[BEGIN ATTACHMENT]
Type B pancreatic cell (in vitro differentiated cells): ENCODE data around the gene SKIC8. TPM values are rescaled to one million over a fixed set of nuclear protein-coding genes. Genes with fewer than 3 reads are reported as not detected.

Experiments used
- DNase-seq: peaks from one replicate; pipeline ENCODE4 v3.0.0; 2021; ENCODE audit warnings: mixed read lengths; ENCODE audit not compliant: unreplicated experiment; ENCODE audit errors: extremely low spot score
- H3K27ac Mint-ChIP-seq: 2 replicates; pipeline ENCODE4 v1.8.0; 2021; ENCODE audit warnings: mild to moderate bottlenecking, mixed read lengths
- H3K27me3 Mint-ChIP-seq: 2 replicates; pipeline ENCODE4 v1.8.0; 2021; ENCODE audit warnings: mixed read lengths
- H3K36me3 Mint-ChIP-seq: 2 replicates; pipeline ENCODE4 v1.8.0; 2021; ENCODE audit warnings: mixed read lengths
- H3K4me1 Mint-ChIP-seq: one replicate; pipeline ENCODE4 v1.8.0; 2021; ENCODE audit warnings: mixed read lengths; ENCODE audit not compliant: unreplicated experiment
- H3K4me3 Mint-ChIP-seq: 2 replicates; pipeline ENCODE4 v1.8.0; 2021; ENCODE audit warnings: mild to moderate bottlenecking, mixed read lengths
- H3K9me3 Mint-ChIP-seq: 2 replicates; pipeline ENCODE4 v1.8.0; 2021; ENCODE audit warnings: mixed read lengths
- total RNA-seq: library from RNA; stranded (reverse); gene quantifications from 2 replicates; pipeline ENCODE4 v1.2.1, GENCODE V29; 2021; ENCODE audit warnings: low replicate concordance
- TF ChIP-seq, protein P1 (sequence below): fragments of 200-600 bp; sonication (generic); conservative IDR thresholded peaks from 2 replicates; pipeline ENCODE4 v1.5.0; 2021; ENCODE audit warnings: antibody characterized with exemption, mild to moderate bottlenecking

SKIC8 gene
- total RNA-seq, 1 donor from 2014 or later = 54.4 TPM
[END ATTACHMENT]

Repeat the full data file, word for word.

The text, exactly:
Type B pancreatic cell (in vitro differentiated cells): ENCODE data around the gene SKIC8. TPM values are rescaled to one million over a fixed set of nuclear protein-coding genes. Genes with fewer than 3 reads are reported as not detected.

Experiments used
- DNase-seq: peaks from one replicate; pipeline ENCODE4 v3.0.0; 2021; ENCODE audit warnings: mixed read lengths; ENCODE audit not compliant: unreplicated experiment; ENCODE audit errors: extremely low spot score
- H3K27ac Mint-ChIP-seq: 2 replicates; pipeline ENCODE4 v1.8.0; 2021; ENCODE audit warnings: mild to moderate bottlenecking, mixed read lengths
- H3K27me3 Mint-ChIP-seq: 2 replicates; pipeline ENCODE4 v1.8.0; 2021; ENCODE audit warnings: mixed read lengths
- H3K36me3 Mint-ChIP-seq: 2 replicates; pipeline ENCODE4 v1.8.0; 2021; ENCODE audit warnings: mixed read lengths
- H3K4me1 Mint-ChIP-seq: one replicate; pipeline ENCODE4 v1.8.0; 2021; ENCODE audit warnings: mixed read lengths; ENCODE audit not compliant: unreplicated experiment
- H3K4me3 Mint-ChIP-seq: 2 replicates; pipeline ENCODE4 v1.8.0; 2021; ENCODE audit warnings: mild to moderate bottlenecking, mixed read lengths
- H3K9me3 Mint-ChIP-seq: 2 replicates; pipeline ENCODE4 v1.8.0; 2021; ENCODE audit warnings: mixed read lengths
- total RNA-seq: library from RNA; stranded (reverse); gene quantifications from 2 replicates; pipeline ENCODE4 v1.2.1, GENCODE V29; 2021; ENCODE audit warnings: low replicate concordance
- TF ChIP-seq, protein P1 (sequence below): fragments of 200-600 bp; sonication (generic); conservative IDR thresholded peaks from 2 replicates; pipeline ENCODE4 v1.5.0; 2021; ENCODE audit warnings: antibody characterized with exemption, mild to moderate bottlenecking

SKIC8 gene
- total RNA-seq, 1 donor from 2014 or later = 54.4 TPM